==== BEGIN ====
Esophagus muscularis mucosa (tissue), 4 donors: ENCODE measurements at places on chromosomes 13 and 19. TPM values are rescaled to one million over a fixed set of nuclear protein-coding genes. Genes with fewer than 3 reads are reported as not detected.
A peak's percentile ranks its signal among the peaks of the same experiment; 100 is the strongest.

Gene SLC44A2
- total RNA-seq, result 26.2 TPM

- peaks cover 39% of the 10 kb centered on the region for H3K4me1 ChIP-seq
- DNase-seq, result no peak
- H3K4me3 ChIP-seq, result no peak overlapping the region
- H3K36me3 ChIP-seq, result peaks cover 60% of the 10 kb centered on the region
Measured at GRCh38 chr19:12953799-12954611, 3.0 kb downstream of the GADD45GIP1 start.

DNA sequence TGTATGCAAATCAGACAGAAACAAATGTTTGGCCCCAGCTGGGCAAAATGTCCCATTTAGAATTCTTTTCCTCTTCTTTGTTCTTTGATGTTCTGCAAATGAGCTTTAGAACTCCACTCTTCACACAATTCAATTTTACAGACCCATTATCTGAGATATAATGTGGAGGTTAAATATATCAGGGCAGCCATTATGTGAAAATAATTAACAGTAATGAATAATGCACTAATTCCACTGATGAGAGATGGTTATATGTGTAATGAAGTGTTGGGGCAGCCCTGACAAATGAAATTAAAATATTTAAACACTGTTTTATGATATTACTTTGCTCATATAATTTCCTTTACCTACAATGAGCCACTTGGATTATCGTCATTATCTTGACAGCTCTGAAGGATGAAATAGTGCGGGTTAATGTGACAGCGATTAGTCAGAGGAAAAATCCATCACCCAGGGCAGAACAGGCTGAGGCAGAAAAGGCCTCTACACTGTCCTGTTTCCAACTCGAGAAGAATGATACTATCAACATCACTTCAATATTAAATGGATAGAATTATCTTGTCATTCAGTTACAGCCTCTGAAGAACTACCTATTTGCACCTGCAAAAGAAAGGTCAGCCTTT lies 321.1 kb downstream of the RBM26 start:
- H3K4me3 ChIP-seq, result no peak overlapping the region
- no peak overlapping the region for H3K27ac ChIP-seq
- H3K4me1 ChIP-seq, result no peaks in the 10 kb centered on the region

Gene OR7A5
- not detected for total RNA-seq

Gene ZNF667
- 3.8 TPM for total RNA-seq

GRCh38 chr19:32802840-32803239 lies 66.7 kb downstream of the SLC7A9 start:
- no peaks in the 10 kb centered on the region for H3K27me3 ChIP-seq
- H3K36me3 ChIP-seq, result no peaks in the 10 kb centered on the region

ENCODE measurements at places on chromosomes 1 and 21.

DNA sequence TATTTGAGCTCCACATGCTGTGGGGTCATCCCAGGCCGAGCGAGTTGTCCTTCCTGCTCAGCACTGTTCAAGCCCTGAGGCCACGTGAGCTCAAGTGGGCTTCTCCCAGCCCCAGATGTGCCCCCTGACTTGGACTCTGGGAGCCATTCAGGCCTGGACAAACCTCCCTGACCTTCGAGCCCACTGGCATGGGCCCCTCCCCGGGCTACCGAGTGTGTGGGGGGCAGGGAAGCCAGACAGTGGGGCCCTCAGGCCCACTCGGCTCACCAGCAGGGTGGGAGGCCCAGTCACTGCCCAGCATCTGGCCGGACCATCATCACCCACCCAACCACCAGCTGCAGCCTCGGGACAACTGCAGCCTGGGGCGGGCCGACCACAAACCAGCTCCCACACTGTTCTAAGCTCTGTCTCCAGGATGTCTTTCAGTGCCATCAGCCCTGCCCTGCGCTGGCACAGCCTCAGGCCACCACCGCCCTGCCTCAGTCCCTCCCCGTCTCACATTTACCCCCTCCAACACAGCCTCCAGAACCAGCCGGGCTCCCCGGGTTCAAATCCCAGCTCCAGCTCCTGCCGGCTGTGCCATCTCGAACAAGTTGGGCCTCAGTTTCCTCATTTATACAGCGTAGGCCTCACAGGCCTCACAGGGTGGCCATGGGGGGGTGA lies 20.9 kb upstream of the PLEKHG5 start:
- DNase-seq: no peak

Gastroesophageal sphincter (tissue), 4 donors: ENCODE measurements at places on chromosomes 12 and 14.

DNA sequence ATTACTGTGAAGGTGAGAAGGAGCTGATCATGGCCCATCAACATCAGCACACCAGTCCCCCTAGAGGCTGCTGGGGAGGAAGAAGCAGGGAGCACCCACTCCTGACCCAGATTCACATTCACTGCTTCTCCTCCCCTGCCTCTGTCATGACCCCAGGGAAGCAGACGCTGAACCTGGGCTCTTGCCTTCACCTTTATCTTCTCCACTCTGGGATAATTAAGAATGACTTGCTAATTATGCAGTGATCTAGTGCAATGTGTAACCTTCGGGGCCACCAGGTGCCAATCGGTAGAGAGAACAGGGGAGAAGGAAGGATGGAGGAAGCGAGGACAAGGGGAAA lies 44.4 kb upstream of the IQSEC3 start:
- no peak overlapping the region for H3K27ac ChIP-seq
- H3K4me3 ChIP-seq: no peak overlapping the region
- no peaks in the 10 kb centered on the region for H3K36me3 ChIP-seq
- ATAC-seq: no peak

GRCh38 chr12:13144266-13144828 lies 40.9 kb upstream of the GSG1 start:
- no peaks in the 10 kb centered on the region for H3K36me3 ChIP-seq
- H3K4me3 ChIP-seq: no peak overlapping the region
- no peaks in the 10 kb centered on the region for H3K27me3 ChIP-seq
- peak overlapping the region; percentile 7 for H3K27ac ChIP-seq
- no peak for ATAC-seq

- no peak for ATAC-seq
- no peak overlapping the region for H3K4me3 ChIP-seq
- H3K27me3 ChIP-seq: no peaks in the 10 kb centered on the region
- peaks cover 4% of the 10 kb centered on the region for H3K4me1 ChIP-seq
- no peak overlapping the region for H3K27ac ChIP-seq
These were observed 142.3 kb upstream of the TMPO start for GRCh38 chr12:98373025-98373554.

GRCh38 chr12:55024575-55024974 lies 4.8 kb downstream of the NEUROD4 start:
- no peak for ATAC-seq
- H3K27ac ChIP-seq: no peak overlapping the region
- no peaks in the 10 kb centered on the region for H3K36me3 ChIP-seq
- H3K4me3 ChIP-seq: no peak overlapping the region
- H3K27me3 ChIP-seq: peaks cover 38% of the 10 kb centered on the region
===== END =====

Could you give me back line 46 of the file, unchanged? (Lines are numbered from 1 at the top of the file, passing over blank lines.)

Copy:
- H3K4me3 ChIP-seq: no peak overlapping the region